Huggins, William

Huggins, William

 

Born Feb. 7, 1824, in London; died there May 12, 1910. English astronomer. Fellow (from 1865) and president (1900–05) of the Royal Society of London.

Huggins was one of the first to make use of spectral analysis and photography in astronomy. In 1864 he positively established the existence of gaseous nebulas. He studied the chemical composition of stars. In 1868 he determined the radial velocities of a number of bright stars from the displacement of lines in their spectra. He showed that the spectra of comets differ from the spectra of gaseous nebulas and that carbon lines exist in cometary spectra. Huggins was one of the first to observe solar prominences at times other than during eclipses. In 1882 he photographed the solar corona under conditions other than eclipse conditions. In the period 1902–05 he studied the spectrum of radium.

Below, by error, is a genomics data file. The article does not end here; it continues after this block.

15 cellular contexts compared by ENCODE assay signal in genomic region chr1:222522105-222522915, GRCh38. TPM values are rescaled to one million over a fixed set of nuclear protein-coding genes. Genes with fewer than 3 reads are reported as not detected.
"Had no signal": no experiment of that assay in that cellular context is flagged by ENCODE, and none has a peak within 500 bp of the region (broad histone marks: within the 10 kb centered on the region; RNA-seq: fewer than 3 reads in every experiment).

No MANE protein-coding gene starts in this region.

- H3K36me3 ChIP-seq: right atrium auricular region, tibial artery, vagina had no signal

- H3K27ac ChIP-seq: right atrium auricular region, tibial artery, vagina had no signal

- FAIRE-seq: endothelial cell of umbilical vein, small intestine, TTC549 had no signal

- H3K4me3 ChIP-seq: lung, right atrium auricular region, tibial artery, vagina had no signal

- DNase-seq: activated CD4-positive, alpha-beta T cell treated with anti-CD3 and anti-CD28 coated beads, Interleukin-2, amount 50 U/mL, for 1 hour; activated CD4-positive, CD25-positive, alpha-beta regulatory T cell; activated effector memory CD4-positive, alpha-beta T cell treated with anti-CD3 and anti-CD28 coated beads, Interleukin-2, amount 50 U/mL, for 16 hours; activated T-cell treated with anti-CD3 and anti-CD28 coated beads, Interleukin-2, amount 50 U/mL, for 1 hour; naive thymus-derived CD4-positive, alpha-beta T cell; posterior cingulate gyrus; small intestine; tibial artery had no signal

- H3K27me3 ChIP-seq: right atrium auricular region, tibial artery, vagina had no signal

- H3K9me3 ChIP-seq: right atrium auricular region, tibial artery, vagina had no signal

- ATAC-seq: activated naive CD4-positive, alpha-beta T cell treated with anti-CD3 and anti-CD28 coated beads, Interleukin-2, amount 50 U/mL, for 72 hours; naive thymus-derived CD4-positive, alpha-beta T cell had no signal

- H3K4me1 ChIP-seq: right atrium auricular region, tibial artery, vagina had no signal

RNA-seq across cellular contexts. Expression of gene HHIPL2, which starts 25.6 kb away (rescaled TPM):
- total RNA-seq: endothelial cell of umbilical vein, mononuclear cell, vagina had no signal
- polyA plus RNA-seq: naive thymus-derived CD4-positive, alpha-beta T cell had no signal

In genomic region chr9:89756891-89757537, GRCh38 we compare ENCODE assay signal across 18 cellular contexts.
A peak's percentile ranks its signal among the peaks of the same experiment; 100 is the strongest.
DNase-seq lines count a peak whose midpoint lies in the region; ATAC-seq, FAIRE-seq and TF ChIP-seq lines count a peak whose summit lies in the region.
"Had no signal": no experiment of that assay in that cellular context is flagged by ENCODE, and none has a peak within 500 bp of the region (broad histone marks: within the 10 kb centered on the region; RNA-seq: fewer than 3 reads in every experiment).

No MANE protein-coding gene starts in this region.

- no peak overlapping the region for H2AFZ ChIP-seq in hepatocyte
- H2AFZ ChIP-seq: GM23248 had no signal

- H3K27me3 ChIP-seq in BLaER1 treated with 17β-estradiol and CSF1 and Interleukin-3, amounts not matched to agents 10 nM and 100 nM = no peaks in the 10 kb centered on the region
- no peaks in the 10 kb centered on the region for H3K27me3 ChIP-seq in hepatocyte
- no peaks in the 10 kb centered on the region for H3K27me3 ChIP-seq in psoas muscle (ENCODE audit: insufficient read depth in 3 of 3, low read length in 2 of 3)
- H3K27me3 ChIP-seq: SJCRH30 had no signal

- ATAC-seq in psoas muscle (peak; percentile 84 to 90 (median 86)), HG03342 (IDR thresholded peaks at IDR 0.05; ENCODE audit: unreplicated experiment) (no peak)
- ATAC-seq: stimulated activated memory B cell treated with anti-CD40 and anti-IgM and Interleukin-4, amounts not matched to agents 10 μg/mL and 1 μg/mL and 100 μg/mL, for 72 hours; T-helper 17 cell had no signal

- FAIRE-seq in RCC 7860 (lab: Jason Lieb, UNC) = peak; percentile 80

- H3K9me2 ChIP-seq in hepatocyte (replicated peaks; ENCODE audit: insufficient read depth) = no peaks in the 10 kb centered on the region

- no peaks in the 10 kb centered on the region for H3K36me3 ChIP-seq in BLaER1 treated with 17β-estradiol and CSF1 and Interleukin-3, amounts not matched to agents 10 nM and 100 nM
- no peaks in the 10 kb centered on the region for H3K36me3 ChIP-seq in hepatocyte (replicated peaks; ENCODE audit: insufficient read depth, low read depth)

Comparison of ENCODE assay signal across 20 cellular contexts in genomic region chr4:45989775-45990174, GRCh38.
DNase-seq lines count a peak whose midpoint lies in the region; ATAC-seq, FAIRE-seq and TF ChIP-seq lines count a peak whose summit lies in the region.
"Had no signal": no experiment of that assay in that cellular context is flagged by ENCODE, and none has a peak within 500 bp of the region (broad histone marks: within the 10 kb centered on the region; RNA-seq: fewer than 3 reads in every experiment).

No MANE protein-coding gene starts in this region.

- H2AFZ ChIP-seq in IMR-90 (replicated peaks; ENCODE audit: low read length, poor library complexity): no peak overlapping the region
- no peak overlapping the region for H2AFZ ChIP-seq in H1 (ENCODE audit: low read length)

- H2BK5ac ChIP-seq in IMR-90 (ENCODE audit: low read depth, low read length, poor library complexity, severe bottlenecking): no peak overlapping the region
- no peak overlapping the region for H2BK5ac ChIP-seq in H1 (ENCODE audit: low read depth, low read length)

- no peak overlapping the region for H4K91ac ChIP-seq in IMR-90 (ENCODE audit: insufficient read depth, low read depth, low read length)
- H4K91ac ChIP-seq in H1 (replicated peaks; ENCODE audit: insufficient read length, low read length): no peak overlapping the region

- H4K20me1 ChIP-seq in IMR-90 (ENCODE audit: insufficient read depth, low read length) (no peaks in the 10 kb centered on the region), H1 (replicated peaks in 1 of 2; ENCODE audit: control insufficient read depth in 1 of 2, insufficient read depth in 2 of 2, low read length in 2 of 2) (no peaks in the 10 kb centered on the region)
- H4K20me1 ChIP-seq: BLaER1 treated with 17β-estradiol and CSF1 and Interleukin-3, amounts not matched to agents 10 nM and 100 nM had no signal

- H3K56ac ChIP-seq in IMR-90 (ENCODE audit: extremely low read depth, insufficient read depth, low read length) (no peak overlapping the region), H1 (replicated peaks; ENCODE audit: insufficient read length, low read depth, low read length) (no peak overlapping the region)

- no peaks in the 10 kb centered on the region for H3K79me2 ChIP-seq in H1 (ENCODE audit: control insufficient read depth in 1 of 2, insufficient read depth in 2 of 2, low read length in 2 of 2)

REFERENCE

“Sir William Huggins.” Monthly Notices of the Royal Astronomical Society, 1910, vol. 71, pp. 261–70.
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